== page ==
Financial support for a parent--who's responsible? - AgingCare.com

Financial support for a parent--who's responsible?

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So, here's the situation:
1. Two elders on their 2nd marriage, living on their own, and five adult children:
2. "Parent A" gets about $1700/mo (social security) and owns the house where they both live. "Parent B" gets about $4500/mo (social security, pension, some other income), just sold the house they owned when the two got married about 15 years ago for about $600K (before taxes).
3. Both signed a financial prenuptial agreement.
4. Both have health issues,"A" moreso than "B". A part-time caregiver comes to the house a couple of times per week, and both parents are splitting the costs
5. All the children believe the parents should move into assisted living (and both parents have longterm care insurance which should cover a large portion of the expenses, although there is a 90-day deductible.
6. "A" has a $100K home equity loan on the house, about three-quarters of which remains.

At this point, based on current expenses (and both parents are reasonably responsible with their money), "A" will run out of money in about a year--which is where the confusion/concern comes in. Who should provide financially for "A"? The spouse? The kids? Does a 3rd party need to come in to figure this out? "A"'s children are both fulltime employed adults; one is pretty well off, but is supporting childen (one of whom has a serious medical issue), and both would obviously like to save for their own retirement. "B" would like to help fund the her children's kids' college education.

Yeah, it's quite a mess. I think you can make the case for a variety of scenarios, but I figured I'd crowdsource an opinion or two. Thanks in advance for your advice.

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Good heavens--I had to look up 'usafruct'... ;) As far as the numbers, the costs on Cape Cod are far less than 14K, but, yes, we know there are various hidden costs. My brother's wife and my partner (we'll probably get married one of these days) seem to be ok; my partner's dad has passed and his mom is in a nursing home (and well-taken care of). And, no, we don't care if we get the house--at least, at the moment.
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AdamBravo - by the "required" I mean the items that the RM does not include in the loan that they (the RM) requires the borrower to pay for on their own. Like taxes, maintenance, upkeep of the property, repairs, insurance (if not folded into the RM and that is usually the most expensive insurance option…..).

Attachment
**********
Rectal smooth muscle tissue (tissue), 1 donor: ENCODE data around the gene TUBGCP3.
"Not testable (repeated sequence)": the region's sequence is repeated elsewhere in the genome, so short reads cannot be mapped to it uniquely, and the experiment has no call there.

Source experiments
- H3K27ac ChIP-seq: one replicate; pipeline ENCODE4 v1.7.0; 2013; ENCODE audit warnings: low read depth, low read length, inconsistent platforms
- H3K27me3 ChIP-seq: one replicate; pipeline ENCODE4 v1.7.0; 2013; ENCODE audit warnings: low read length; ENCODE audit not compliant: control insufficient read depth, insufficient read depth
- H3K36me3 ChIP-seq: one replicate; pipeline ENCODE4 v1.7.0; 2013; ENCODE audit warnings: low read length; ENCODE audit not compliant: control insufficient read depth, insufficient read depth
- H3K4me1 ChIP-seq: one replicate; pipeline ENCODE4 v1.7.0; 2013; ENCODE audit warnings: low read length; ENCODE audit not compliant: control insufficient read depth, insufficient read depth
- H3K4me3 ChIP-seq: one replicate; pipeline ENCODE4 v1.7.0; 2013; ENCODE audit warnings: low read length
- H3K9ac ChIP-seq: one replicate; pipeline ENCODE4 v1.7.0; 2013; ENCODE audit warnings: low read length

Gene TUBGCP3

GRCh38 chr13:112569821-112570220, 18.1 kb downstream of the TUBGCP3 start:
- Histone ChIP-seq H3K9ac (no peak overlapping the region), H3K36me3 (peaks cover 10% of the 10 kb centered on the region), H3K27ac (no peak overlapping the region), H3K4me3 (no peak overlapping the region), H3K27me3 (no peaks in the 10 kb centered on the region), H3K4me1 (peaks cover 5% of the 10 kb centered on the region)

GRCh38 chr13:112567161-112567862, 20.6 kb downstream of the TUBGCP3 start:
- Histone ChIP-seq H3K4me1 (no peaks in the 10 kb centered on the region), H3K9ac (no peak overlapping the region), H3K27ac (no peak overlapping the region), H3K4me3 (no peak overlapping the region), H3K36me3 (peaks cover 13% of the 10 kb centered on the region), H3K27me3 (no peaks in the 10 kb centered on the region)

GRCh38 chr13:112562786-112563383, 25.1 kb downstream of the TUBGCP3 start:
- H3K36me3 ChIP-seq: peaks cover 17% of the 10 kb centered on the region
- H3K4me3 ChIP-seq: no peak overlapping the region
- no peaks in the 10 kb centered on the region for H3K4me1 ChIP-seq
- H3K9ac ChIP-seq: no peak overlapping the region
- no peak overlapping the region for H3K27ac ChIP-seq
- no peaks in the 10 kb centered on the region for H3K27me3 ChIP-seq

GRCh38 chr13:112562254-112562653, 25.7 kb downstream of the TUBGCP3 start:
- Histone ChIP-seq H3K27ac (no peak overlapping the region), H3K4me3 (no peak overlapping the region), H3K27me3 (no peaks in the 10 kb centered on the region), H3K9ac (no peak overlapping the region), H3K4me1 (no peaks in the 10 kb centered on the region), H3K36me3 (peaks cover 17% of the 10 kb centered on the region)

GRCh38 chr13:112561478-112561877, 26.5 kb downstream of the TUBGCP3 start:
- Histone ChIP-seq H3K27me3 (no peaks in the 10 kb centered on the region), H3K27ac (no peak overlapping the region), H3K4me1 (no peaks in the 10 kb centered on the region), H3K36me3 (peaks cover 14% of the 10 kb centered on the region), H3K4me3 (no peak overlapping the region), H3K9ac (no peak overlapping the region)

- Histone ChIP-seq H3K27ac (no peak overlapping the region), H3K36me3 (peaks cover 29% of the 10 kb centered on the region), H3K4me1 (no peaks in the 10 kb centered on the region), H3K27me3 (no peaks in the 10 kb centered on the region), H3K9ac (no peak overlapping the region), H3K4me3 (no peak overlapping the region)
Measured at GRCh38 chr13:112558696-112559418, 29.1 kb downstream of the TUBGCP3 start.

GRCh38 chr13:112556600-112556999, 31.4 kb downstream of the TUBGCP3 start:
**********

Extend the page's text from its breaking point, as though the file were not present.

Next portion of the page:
What had happened with RM's (and why the feds have restructured the eligibility on those that are federally backed) is that RM were being done on properties that were over appraised and with borrowers with limited income. RM was a band-aid on a much much bigger financial problem for the elder. The RM $ was maybe 50% of a crappy but over appraised house with decades of delayed maintenance. The RM doesn't care as it;s federally backed so if that sucker sold for 50K and the loan out was 100K the feds (& taxpayers) paid the difference. It was in the RM's interest to have defaults as the RM got their $ quicker. Often the homeowner defaulted on the terms of the RM as now the RM sent out a company to do an evaluation on the home after loan issued and finds deficiencies that the homeowner is responsible for paying as it's part of the "required" on the property. Like they drive by and do a deficient roof report and owner has to get roof repaired or replaced and if not they are not compliant for RM agreement and loan gets called in.

New rules now require the borrower to show they have the ability to pay for normal costs on the home and if they don't have the income then they do something like an escrow account for 3 years (I think it's 3) for what those costs should be in order for the federally backed RM to be approved. The federally backed ones now have all sorts of safeguards like house has to be appraised but are harder to qualify for.